Media Perspective: Is there any hope of a bright future for commercial TV?

Writing about commercial television in 2009 has been a wholly depressing experience. It has brought to mind Richard Burton's description of his need to drink alcohol excessively "to burn up the flatness, the stale, empty, dull, deadness" he felt when not on stage.

Flat, stale, empty, dull, dead. Words that encapsulate the state of UK commercial television and, even more specifically, ITV's recent muddled search for a chief executive. A search that left it discussing terms with one candidate, Tony Ball, whose demands gave every indication that his heart wasn't really in it.

ITV's failure to find a leader capable enough and enthusiastic enough to take it forward seems emblematic of the state TV finds itself in. Where are the surprises, the new ideas, the people that are going to save television from itself?

We have witnessed a series of depressing, failed and aborted initiatives from broadcasters, including Channel 4's ill-advised foray into digital radio and ITV's well-intentioned dream of a "content-led recovery", which floundered on the rocks of recession. Worse, the actual experience of watching TV is becoming less rewarding for advertisers and viewers as declines in ad and other revenue force broadcasters to pull the plug on premium content. In this context, it doesn't greatly surprise me that disciplined, technology-led companies such as Google have stolen TV's thunder and even some of its glamour.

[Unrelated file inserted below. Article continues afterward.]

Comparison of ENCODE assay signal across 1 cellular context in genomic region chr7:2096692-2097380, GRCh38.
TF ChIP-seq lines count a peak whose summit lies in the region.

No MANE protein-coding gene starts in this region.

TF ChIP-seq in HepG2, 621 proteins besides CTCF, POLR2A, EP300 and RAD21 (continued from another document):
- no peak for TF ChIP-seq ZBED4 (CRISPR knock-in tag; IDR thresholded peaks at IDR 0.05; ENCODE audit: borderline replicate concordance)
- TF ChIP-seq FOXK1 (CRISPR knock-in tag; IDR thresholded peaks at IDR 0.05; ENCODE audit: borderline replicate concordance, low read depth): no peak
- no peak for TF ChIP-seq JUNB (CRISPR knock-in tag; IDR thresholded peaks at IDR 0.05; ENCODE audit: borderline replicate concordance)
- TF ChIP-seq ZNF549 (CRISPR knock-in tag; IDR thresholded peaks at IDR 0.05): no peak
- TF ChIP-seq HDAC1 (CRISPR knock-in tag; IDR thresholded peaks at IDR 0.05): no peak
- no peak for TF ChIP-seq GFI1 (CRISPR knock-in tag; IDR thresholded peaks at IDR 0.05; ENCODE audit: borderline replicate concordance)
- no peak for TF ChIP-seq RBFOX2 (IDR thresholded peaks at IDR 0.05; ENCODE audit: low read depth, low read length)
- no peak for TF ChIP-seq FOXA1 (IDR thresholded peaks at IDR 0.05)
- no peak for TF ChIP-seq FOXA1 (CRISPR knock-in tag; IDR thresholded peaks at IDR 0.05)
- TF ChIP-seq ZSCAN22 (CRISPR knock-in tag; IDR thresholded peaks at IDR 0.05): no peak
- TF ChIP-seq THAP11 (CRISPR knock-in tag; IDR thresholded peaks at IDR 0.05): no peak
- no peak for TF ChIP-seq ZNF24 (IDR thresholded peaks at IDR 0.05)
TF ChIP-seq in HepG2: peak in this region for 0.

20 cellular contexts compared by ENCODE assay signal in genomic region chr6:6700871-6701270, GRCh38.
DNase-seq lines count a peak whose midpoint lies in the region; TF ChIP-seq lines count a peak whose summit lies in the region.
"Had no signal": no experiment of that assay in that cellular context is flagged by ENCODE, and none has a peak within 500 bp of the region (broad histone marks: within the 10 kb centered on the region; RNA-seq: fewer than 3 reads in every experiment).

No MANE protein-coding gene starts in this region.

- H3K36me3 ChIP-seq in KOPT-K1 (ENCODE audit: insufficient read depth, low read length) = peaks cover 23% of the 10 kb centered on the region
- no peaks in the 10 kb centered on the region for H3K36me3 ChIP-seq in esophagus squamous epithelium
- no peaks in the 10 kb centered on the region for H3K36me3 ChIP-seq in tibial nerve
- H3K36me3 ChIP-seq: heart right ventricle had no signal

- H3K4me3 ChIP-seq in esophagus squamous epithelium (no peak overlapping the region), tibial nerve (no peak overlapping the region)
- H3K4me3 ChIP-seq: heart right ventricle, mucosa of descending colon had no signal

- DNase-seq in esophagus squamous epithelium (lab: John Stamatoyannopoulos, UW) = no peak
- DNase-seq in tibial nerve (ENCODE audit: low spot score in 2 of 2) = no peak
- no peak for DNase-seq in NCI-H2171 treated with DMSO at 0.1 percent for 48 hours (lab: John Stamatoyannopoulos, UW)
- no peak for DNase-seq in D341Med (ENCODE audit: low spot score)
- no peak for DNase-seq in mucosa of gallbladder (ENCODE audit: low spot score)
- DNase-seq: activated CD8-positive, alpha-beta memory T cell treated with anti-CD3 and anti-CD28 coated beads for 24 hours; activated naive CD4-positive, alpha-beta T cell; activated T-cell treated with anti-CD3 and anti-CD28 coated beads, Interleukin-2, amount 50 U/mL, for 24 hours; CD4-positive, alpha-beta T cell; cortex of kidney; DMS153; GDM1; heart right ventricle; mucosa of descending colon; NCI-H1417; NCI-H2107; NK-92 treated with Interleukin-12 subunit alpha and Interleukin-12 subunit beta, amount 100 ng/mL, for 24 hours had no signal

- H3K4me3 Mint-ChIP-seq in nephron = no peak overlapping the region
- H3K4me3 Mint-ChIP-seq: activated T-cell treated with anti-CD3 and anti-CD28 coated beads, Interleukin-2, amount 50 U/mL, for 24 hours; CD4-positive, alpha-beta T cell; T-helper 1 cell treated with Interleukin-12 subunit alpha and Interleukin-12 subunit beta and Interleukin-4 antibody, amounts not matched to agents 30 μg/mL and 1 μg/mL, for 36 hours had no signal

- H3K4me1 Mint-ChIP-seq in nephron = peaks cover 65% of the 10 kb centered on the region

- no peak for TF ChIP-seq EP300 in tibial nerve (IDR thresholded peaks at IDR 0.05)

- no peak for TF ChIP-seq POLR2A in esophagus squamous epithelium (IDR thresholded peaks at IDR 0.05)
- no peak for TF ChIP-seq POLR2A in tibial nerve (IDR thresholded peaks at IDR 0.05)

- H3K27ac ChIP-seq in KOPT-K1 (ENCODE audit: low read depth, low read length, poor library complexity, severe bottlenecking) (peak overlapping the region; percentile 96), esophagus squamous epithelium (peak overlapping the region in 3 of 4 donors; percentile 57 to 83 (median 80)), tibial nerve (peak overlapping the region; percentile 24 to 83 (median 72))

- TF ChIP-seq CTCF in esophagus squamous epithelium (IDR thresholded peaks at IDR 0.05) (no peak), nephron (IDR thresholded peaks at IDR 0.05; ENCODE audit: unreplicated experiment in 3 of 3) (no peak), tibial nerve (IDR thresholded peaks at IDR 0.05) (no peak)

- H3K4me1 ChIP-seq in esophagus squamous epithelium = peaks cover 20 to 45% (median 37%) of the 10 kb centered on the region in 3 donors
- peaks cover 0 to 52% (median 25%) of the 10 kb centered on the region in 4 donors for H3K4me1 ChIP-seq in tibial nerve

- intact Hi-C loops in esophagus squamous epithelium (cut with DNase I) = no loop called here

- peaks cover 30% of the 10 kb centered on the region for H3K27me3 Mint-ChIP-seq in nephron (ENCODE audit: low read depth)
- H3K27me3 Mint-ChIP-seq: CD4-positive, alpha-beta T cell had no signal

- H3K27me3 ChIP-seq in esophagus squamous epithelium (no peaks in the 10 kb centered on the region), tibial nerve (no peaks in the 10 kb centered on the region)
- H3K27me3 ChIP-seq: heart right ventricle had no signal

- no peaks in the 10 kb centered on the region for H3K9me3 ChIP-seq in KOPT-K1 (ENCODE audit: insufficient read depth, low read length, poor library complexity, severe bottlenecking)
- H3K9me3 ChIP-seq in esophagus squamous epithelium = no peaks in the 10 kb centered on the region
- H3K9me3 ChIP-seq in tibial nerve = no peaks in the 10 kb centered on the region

TV, a successful Sky aside, is almost three-quarters through its annus horribilis. Falling ad revenues are keeping pace with morale at C4, Five and ITV, which all look vulnerable. Which might explain why they're trying so hard to feed off the fatty deposits of a bloated BBC but have yet to come up with a viable solution between them.

Amazingly, though, there are slim signs of hope that the worst might be over. ITV, in particular, has some strong commercial talent to steer it through the bad times and C4's fortunes must surely improve when it selects a new leader to replace Andy Duncan. And media agencies are suggesting that revenues in November and December look stronger than in the rest of the year (not surprising, perhaps, in the run-in to Christmas but slightly encouraging nonetheless).

More fundamentally, there are signs that, with the likes of Project Canvas, now due to launch before the end of 2010, TV is going to have some sort of stake in the future of media - with open platform services funded by targeted advertising operating on one level and premium, subscription-led services on another.

If broadcasters are not in both games, to a greater or lesser extent, then they will be screwed. And ITV and C4, both currently lacking the leadership to bring this about, look like soft targets for other media groups with content dreams.